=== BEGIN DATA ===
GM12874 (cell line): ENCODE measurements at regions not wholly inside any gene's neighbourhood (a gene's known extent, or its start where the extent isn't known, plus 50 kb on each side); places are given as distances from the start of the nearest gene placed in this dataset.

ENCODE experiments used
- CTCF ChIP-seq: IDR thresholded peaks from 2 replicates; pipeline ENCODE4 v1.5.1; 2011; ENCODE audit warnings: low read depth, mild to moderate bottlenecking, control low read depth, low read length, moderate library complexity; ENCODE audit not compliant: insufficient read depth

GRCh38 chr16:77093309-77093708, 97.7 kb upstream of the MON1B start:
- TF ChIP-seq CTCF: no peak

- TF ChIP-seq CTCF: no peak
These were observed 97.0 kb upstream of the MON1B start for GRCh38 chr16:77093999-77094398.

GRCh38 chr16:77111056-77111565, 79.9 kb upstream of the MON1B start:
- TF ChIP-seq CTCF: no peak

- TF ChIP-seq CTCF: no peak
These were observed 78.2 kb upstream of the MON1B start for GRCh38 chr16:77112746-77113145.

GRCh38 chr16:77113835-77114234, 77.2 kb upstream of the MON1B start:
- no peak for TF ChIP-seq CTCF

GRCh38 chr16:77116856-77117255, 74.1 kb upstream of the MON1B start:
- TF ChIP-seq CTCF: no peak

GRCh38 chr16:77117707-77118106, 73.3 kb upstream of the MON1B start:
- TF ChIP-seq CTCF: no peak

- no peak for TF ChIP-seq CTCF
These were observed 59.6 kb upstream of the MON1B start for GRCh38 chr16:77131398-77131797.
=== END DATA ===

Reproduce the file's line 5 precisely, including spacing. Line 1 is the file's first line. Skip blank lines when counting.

- TF ChIP-seq CTCF: no peak